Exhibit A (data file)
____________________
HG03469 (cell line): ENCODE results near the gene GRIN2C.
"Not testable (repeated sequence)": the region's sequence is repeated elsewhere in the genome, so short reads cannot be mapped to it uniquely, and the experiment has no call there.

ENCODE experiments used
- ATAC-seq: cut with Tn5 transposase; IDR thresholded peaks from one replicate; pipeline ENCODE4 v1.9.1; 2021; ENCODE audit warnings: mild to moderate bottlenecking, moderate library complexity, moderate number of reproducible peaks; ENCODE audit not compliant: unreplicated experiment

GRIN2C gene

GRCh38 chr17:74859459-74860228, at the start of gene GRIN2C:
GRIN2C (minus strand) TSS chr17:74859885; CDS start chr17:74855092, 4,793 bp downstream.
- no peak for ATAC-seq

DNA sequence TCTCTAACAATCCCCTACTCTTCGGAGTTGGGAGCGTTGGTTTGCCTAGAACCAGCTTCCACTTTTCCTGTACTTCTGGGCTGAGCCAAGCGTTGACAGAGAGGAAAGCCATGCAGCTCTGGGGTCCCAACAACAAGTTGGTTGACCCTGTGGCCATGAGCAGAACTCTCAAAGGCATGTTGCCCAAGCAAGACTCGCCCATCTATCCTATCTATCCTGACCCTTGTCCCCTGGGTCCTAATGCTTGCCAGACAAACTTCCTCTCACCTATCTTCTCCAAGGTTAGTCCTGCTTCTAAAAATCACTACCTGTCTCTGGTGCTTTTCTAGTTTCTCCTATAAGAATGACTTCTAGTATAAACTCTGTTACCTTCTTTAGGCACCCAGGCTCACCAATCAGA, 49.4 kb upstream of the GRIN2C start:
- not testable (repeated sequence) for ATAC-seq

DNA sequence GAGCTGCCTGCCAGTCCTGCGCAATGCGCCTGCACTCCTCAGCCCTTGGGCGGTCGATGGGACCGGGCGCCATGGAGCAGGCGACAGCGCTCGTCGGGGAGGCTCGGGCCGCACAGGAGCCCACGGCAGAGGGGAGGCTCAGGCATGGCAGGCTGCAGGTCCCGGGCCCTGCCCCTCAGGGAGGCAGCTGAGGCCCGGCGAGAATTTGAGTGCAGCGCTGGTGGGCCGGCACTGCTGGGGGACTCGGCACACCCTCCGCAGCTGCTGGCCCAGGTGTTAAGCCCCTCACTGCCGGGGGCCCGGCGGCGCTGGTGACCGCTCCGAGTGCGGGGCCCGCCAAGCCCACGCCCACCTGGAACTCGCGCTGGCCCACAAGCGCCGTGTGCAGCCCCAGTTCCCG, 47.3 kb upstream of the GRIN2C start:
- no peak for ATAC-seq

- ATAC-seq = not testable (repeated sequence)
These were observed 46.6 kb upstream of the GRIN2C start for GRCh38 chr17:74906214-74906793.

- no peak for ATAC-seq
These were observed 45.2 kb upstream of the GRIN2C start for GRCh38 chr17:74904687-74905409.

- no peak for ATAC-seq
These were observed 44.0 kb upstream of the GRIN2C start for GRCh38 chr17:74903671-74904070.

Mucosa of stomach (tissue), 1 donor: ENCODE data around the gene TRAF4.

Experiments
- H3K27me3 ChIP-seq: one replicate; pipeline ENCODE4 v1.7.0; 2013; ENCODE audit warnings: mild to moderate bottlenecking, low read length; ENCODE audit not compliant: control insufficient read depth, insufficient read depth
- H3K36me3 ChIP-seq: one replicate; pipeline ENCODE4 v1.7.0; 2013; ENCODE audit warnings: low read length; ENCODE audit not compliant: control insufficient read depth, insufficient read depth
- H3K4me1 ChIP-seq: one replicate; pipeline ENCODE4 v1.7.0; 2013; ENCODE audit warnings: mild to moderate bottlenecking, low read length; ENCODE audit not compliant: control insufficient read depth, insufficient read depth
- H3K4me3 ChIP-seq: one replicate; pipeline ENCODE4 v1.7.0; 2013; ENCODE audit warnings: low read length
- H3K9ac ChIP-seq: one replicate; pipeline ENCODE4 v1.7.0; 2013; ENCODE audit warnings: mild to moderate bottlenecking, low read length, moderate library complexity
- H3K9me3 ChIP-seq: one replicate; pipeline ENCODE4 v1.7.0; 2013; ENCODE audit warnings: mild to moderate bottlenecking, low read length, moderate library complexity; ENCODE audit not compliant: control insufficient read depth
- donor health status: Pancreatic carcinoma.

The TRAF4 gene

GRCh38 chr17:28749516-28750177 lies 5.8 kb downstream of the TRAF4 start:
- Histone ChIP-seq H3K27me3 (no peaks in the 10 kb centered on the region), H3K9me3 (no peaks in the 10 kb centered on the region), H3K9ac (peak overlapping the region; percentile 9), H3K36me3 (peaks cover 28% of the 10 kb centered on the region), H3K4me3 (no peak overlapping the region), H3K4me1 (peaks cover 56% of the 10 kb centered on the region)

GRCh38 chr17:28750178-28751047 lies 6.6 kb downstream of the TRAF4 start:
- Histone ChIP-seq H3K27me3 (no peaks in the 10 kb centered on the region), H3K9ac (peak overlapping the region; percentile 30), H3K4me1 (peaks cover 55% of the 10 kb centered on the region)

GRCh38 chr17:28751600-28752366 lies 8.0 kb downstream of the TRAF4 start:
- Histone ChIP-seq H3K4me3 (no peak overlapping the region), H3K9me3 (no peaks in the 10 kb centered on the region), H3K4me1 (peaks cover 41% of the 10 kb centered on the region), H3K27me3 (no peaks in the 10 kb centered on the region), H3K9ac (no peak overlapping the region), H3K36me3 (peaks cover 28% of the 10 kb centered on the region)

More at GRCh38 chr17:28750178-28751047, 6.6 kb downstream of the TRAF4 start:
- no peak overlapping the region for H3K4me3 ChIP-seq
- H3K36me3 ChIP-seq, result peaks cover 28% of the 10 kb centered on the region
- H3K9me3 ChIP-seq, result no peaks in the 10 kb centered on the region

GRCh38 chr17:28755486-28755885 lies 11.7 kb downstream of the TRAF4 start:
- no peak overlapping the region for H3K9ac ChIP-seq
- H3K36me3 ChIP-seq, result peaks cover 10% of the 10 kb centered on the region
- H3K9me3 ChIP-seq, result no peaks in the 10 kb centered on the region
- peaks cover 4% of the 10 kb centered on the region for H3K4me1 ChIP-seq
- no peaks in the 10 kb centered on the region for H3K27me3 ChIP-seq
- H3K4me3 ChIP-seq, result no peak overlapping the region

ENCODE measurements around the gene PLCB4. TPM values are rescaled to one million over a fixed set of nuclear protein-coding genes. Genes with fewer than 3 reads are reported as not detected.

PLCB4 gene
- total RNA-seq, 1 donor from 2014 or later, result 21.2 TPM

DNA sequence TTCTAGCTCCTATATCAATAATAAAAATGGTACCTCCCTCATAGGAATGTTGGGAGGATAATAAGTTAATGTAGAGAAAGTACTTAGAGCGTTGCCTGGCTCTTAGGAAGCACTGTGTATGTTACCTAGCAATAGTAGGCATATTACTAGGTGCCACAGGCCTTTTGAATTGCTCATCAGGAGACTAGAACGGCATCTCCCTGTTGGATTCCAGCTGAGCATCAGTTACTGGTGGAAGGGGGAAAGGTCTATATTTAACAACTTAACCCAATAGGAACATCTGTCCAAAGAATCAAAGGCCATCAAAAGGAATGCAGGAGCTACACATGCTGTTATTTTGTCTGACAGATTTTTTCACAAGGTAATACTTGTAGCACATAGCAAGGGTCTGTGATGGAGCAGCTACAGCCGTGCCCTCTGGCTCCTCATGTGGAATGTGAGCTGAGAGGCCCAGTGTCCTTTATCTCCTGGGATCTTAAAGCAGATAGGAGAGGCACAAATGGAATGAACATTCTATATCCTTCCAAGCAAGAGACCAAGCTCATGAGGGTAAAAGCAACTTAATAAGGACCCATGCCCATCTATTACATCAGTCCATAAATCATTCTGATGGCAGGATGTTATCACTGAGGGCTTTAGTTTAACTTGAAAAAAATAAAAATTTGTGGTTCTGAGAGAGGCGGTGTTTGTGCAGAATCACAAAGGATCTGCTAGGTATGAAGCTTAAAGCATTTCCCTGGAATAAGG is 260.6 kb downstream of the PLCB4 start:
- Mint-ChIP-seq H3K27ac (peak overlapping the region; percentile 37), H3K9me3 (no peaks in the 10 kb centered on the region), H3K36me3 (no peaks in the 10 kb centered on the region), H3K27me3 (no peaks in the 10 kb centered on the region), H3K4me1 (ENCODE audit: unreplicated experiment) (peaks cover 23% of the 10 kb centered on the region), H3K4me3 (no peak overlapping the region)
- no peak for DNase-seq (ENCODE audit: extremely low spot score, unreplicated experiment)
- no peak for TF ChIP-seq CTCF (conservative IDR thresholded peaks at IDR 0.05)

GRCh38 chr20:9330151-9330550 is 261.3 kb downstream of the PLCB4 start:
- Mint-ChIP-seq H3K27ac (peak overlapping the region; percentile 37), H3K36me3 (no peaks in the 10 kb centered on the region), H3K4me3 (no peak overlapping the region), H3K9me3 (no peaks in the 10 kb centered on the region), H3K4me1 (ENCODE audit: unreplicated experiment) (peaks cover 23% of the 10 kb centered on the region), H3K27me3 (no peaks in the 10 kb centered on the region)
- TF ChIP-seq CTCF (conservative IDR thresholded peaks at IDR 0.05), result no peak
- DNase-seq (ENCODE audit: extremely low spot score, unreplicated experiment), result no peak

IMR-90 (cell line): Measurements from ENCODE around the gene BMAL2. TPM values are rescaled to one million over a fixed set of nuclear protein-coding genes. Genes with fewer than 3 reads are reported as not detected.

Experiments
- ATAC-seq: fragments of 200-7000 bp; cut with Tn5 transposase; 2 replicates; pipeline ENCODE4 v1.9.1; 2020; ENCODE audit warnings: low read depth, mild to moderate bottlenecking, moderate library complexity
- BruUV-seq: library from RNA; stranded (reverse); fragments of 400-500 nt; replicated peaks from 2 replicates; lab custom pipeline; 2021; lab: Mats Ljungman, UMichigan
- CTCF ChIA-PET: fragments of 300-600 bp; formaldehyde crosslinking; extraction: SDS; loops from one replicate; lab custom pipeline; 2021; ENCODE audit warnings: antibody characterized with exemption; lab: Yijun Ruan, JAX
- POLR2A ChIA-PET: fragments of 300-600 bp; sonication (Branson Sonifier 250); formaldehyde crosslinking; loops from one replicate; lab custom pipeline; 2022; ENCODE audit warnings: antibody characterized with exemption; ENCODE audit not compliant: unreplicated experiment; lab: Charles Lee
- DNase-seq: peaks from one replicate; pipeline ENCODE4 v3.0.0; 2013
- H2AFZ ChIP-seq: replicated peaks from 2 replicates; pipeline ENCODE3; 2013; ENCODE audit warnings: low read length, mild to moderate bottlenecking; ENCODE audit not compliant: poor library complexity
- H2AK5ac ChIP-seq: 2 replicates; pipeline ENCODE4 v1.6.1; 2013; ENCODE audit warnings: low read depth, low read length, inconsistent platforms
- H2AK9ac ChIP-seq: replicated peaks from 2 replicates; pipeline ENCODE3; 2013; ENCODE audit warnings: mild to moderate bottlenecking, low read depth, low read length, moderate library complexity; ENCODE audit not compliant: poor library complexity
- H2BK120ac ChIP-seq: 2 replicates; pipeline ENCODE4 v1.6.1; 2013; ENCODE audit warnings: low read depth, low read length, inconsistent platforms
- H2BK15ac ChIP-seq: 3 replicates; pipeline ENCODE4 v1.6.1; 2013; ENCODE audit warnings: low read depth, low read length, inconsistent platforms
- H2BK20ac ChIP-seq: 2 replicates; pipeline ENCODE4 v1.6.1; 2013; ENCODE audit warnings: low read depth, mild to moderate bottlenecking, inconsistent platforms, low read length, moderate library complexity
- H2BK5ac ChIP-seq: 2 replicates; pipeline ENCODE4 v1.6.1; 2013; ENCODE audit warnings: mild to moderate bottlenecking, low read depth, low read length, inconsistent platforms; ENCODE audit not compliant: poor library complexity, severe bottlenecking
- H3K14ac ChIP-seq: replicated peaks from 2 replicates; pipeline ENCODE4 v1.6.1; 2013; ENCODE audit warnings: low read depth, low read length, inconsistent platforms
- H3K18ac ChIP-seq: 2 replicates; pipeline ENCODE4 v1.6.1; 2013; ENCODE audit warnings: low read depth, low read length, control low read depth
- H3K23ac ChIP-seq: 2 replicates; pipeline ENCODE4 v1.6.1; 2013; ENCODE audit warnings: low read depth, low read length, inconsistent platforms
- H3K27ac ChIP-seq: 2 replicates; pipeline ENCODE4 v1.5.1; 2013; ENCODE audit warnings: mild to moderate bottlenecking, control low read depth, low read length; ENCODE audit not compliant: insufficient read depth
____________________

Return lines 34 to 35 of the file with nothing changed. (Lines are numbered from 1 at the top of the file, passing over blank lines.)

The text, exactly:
- Histone ChIP-seq H3K4me3 (no peak overlapping the region), H3K9me3 (no peaks in the 10 kb centered on the region), H3K4me1 (peaks cover 41% of the 10 kb centered on the region), H3K27me3 (no peaks in the 10 kb centered on the region), H3K9ac (no peak overlapping the region), H3K36me3 (peaks cover 28% of the 10 kb centered on the region)

More at GRCh38 chr17:28750178-28751047, 6.6 kb downstream of the TRAF4 start: